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Blood Aspergillus RNA a promising biomarker for invasive aspergillosis

Key clinical point: Elevated Aspergillus RNA blood levels during the first 4-6 weeks of antifungal treatment predicts poor response at week 12.

Major finding: Eleven of 14 patients who did not respond to antifungals at 12 weeks (79%) had Aspergillus RNA in their blood after 4 weeks of treatment, versus 11 of 27 (41%) who did respond (P = .046).

Data source: Small observational study of patients with proven or probable invasive aspergillosis.

Disclosures: This work was funded by Merck. Four investigators are current or former employees.


 

FROM MEDICAL MYCOLOGY

References

Elevated Aspergillus RNA blood levels after 4-6 weeks of antifungal treatment predict poor response at week 12 in patients with proven or probable invasive aspergillosis, according to results of a small observational study of 41 evaluable patients.

The investigators are working to address the need for reliable biomarkers of early invasive aspergillosis (IA) treatment response. Standard clinical and radiological criteria are somewhat subjective, and serial biopsies and bronchoalveolar lavage are often impractical, reported Yanan Zhao, PhD, of the New Jersey Medical School–Rutgers Biomedical and Health Sciences, Newark, and her associates.

Study participants’ blood was checked for serum galactomannan (GM), 1, 3-beta-D-glucan (BG), and Aspergillus RNA within 24 hours of starting antifungal therapy, then twice per week during the first 2 weeks, then once during weeks 4, 6, and 12, the investigators reported (Med Mycol. 2016 Jun 22. pii: myw043).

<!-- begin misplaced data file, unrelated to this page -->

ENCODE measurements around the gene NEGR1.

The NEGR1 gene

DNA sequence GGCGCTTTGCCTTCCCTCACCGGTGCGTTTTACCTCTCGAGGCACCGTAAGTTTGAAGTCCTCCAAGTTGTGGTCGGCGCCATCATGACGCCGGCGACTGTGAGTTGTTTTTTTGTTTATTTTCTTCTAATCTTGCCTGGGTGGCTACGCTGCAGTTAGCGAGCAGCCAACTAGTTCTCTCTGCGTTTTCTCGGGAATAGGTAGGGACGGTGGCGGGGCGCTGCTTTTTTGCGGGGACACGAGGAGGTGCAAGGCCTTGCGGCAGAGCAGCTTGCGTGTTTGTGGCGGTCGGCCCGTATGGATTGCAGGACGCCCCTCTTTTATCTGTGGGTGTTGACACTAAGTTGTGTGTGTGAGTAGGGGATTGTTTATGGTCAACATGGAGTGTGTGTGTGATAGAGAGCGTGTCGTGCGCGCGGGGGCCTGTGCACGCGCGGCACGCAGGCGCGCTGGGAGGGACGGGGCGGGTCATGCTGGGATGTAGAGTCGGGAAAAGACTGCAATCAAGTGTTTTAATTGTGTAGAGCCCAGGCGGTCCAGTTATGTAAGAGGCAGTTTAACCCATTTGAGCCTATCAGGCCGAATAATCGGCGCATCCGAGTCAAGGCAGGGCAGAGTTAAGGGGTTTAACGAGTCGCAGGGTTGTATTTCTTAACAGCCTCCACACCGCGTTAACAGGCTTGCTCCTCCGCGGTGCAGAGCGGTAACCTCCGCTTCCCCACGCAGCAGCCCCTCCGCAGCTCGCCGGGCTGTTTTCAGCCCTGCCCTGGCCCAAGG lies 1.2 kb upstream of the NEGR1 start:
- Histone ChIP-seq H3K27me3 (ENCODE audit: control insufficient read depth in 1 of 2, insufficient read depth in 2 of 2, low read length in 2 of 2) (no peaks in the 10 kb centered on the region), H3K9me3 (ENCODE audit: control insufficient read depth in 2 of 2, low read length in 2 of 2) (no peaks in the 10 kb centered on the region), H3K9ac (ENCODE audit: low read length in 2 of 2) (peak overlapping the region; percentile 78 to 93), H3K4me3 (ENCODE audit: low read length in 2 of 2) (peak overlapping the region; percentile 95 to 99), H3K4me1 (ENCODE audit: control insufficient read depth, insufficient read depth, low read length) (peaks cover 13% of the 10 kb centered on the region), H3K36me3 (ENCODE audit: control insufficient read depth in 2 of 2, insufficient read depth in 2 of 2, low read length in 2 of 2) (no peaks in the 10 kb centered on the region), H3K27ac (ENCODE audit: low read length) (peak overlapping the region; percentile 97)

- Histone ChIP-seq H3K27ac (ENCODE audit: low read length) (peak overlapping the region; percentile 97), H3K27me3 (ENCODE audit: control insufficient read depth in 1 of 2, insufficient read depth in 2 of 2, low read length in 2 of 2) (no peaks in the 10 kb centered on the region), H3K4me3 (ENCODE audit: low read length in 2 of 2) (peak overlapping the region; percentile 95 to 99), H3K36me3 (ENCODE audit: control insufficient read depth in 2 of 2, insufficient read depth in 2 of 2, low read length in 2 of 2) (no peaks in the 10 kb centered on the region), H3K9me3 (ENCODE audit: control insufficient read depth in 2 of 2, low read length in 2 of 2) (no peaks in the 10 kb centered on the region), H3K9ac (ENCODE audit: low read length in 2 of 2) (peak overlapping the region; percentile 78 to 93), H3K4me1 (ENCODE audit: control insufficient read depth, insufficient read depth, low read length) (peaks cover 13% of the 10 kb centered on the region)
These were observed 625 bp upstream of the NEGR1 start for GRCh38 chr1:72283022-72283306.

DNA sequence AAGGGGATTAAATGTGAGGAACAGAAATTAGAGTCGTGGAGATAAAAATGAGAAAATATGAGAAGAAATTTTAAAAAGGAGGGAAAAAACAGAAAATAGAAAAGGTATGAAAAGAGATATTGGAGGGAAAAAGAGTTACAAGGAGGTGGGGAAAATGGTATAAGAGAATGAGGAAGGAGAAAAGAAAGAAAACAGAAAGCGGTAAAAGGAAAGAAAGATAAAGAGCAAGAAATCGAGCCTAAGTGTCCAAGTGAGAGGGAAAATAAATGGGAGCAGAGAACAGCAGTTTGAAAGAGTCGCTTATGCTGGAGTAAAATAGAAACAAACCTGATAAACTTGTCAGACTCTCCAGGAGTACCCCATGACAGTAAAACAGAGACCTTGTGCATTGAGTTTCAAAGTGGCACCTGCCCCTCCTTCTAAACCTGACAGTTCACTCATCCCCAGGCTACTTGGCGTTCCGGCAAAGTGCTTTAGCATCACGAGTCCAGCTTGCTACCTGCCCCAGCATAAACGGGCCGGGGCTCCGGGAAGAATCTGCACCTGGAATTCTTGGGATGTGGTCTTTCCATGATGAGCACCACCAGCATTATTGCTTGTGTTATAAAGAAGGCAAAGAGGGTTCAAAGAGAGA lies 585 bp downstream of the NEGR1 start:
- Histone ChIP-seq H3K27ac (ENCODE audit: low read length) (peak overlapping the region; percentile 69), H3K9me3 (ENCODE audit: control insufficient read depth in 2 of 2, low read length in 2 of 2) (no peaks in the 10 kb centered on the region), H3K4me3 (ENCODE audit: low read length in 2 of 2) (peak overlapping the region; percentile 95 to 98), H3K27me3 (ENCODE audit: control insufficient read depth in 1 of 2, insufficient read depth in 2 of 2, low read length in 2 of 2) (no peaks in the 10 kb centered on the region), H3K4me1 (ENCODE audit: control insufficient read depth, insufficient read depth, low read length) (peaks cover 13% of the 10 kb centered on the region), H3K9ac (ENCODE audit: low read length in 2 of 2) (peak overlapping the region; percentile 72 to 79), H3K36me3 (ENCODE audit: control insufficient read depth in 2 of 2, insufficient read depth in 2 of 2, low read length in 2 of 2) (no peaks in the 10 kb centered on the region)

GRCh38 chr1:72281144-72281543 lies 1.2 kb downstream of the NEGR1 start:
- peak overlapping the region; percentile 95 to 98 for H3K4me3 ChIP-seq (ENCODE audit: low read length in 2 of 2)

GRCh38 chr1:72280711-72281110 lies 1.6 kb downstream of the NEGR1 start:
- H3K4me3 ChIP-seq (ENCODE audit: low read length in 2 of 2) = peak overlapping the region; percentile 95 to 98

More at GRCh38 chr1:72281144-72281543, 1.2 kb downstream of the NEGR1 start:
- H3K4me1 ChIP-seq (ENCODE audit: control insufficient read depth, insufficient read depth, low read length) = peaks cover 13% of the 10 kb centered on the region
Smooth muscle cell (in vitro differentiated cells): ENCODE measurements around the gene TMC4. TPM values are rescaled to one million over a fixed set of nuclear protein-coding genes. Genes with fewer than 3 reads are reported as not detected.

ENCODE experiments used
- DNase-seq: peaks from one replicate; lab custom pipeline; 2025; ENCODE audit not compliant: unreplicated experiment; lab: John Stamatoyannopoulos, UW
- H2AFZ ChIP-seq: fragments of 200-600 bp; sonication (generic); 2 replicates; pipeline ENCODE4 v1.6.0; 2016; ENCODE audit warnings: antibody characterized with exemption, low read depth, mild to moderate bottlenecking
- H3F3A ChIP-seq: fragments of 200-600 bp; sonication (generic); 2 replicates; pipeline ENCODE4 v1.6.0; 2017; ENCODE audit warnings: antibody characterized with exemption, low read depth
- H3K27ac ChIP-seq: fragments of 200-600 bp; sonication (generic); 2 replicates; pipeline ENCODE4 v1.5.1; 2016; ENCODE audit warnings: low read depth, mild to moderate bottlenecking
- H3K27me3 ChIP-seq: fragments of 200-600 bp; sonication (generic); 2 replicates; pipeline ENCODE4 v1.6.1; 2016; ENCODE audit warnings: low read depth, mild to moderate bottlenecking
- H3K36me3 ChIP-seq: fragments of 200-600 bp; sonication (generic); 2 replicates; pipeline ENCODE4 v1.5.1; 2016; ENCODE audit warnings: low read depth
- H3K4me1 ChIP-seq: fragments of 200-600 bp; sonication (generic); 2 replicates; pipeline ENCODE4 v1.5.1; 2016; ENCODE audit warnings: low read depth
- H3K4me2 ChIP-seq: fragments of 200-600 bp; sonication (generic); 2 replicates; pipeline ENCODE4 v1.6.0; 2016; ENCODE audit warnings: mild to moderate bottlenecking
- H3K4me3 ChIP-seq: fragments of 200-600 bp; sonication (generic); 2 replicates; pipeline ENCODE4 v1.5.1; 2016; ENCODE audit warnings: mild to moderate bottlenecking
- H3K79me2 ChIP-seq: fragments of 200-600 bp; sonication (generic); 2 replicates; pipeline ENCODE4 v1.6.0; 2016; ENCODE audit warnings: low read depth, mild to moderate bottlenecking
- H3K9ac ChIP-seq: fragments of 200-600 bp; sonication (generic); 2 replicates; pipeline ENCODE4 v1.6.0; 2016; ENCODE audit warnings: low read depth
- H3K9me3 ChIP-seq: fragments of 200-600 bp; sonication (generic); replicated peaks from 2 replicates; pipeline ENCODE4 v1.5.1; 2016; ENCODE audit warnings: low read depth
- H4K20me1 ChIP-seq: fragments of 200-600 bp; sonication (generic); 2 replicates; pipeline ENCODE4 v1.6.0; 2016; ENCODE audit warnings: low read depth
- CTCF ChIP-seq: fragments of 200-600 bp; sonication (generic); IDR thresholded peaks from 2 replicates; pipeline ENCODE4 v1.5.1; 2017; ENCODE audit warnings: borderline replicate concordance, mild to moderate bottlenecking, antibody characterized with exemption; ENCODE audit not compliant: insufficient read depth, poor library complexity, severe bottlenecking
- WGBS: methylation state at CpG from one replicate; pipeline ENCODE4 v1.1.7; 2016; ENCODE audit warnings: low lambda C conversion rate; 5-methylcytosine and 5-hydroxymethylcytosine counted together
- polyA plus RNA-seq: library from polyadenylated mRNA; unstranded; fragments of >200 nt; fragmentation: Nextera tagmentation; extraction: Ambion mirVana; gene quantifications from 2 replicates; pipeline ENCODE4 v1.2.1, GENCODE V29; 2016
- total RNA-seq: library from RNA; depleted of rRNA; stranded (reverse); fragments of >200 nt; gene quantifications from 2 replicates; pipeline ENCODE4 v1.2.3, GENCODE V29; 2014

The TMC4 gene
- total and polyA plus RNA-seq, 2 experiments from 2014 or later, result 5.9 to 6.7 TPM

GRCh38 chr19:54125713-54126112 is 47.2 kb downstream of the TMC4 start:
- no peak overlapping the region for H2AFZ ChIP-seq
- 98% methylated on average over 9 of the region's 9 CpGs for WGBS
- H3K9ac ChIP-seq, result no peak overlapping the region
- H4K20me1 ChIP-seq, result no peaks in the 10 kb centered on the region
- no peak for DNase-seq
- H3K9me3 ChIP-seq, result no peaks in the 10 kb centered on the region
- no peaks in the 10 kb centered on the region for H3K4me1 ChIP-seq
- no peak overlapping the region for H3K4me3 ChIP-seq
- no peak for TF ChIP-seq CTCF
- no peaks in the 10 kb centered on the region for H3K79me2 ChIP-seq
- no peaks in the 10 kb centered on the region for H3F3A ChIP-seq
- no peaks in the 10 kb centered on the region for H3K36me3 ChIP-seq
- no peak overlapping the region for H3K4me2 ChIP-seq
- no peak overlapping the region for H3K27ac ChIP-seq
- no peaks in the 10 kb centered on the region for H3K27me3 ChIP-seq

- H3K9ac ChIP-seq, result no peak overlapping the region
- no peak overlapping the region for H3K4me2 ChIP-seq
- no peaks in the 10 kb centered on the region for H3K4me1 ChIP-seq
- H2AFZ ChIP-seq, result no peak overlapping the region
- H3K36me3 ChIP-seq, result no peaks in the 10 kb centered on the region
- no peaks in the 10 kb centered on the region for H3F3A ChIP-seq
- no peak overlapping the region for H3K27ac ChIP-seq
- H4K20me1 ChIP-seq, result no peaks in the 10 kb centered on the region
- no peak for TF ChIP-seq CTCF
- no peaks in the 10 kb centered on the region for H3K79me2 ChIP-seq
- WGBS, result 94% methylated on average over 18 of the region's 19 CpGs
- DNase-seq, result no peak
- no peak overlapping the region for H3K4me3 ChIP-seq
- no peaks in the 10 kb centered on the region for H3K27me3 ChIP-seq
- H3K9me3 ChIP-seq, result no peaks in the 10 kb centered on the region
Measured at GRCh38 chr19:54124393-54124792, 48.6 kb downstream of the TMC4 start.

Ribosomal Aspergillus RNA – like GM and BG, a marker of fungal load – was measured by nucleic acid sequence-based amplification (NASBA), a robust isothermal amplification technique more sensitive than polymerase chain reaction due largely “to increased starting target numbers (RNA versus DNA) and more robust amplification.” Although NASBA has been used before to diagnose IA, using it to monitor treatment “is still in its infancy,” the authors noted.

Eleven of 14 patients who did not respond to treatment at 12 weeks (79%) had Aspergillus RNA in their blood after 4 weeks of treatment, and 12 (86%) were positive at 6 weeks.

Among patients who did respond at 12 weeks, 11 of 27 (41%) had RNA in their blood at 4 weeks, and 14 (52%) at 6 weeks. The findings were statistically significant.

There was no correlation between Aspergillus RNA and serum GM levels in terms of outcomes, but the kinetics of circulating Aspergillus RNA correlated with BG in some patients, with an excellent match in three.

Serum GM responds fairly soon if treatment is working. Aspergillus RNA, however, responds more slowly, like BG. “This may explain ... the correlation between Aspergillus RNA and BG ... Therefore, the combination of Aspergillus RNA and BG might be useful to assess therapeutic response, particularly in GM negative cases,” the investigators said.

This work was funded by Merck. Four investigators are current or former employees.

aotto@frontlinemedcom.com

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